It shames me to say it but I’ve only just finally realized the full potential of my charcoal grill. Senor and I grill pretty regularly in the warmer months. Everything from whole chickens to steaks to corn on the cob. Usually we’re pretty good at multitasking. We’ll make a beer-can chicken and surround the grill with corn on the cob so everything for our meal cooks in one place. Smart, right? Sort of. Not as smart as say, grilling a week’s worth of something all at once and then storing it for super fast lunches, dinners and snacks.
I was reading a magazine and there was a letter from a reader that said her big time-saver for weekday meals was to grill whole family packs of whatever they were having for dinner. So simple, yet so genius. Instead of grilling one chicken, do three. Instead of four chicken breasts, do 16. Instead of two pieces of fish, do the whole bag of frozen filets. And since it doesn’t take any longer for eight chicken breasts to cook than it does for two, you’re not really doing any extra work. Huh. Chicken is the most popular meat in America and it’s shocking how truly terrible chicken can taste. Dry, flavorless, sawdust. The good news is, making really tasty chicken isn’t actually that difficult.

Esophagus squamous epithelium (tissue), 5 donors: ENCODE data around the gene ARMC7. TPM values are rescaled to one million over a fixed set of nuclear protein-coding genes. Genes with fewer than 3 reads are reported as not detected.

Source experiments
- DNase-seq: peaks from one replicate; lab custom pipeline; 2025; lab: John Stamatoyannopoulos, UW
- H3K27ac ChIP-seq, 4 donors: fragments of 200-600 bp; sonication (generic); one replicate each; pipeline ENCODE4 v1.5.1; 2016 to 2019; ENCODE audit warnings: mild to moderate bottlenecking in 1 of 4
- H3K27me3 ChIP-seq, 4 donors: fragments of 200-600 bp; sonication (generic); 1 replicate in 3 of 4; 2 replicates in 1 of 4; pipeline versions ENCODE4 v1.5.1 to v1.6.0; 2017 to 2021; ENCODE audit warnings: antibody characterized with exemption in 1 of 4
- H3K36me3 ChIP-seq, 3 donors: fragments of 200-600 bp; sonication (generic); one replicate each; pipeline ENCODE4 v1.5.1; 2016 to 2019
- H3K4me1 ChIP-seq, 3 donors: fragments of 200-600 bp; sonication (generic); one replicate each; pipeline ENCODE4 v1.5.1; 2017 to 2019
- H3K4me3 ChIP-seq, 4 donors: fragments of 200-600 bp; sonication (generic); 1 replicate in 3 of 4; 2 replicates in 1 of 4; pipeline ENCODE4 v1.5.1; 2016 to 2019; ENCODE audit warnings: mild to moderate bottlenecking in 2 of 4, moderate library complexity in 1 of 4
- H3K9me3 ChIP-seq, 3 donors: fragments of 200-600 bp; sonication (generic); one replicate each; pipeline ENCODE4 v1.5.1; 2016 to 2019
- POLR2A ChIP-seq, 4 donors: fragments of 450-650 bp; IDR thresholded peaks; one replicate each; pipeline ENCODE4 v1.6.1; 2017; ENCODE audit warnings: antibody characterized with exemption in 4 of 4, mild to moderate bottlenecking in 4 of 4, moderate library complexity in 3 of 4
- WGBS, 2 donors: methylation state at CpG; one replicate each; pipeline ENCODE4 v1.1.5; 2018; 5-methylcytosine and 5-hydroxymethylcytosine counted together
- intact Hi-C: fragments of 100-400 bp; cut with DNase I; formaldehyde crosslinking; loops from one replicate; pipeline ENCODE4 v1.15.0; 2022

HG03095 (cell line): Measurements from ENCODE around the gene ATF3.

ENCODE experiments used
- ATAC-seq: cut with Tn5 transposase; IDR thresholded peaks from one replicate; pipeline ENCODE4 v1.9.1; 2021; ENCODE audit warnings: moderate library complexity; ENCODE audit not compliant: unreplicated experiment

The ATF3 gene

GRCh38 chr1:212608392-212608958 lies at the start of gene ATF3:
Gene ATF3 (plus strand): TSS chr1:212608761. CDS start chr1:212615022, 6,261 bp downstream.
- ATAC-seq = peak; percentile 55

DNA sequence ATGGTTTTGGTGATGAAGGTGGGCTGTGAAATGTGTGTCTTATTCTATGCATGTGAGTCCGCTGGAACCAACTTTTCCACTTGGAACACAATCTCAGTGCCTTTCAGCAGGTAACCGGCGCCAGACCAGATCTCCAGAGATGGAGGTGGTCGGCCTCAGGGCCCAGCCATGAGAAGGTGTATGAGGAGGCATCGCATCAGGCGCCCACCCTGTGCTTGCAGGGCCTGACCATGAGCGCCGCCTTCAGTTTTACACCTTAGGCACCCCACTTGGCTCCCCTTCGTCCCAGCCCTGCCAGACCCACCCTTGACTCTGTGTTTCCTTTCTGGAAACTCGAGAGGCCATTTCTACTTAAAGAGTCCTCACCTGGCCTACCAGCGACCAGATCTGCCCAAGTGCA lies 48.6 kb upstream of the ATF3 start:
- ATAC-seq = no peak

So on Monday we marinated eight boneless chicken breasts and two bone-in breasts. The bone-in were for dinner that night, the other eight for lunch salads, sandwiches and possibly pasta dishes later in the week. An additional upside is that the boneless chicken breasts we bought at Whole Foods offer a bulk discount if you buy at least three pounds of meat. That’s helpful.
The key to grilling chicken is to know how to do it right. Marinate the meat. Pound boneless breasts flat so they cook quickly and evenly and each bite has yummy marinade/charcoal flavors. Use intense heat to sear the outside and keep them juicy. The quicker you cook the chicken, the more moisture it will retain.
We paired the bone-in breasts with some teeny tiny little Yukon gold potatoes, roasted with salt and olive oil in the toaster oven and some sliced up heirloom tomatoes sprinkled with sea salt. Delish.
8 boneless chicken breasts
2 bone-in chicken breasts (optional)